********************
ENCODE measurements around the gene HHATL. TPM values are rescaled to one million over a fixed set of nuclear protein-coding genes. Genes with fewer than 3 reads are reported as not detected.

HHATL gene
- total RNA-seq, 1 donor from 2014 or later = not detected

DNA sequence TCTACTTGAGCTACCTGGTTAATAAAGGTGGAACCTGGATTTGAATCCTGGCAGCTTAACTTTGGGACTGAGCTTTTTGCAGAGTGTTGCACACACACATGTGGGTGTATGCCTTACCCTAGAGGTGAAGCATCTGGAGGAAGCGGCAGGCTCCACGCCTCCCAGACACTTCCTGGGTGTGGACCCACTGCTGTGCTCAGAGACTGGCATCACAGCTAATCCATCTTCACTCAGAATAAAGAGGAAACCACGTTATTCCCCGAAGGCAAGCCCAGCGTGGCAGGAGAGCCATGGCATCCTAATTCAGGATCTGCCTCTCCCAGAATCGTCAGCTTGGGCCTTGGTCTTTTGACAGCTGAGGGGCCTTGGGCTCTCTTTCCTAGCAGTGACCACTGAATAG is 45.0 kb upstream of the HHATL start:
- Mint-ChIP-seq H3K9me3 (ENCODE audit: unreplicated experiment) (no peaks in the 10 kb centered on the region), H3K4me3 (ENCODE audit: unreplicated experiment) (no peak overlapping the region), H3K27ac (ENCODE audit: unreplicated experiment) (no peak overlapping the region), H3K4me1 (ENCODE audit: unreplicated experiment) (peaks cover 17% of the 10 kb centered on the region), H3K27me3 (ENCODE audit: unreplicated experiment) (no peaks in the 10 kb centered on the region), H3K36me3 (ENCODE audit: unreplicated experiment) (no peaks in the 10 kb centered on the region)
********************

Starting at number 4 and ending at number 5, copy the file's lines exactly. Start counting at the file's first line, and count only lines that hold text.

DNA sequence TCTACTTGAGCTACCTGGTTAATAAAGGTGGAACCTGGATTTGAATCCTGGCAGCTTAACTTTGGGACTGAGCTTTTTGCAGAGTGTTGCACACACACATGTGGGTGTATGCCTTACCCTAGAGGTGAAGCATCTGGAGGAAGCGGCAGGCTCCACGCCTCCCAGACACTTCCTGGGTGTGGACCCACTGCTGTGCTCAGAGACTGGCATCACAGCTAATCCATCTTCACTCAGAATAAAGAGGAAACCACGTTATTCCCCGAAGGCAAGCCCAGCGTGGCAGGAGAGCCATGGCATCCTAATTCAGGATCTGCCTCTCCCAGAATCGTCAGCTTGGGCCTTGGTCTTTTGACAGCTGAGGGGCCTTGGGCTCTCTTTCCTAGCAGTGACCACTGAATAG is 45.0 kb upstream of the HHATL start:
- Mint-ChIP-seq H3K9me3 (ENCODE audit: unreplicated experiment) (no peaks in the 10 kb centered on the region), H3K4me3 (ENCODE audit: unreplicated experiment) (no peak overlapping the region), H3K27ac (ENCODE audit: unreplicated experiment) (no peak overlapping the region), H3K4me1 (ENCODE audit: unreplicated experiment) (peaks cover 17% of the 10 kb centered on the region), H3K27me3 (ENCODE audit: unreplicated experiment) (no peaks in the 10 kb centered on the region), H3K36me3 (ENCODE audit: unreplicated experiment) (no peaks in the 10 kb centered on the region)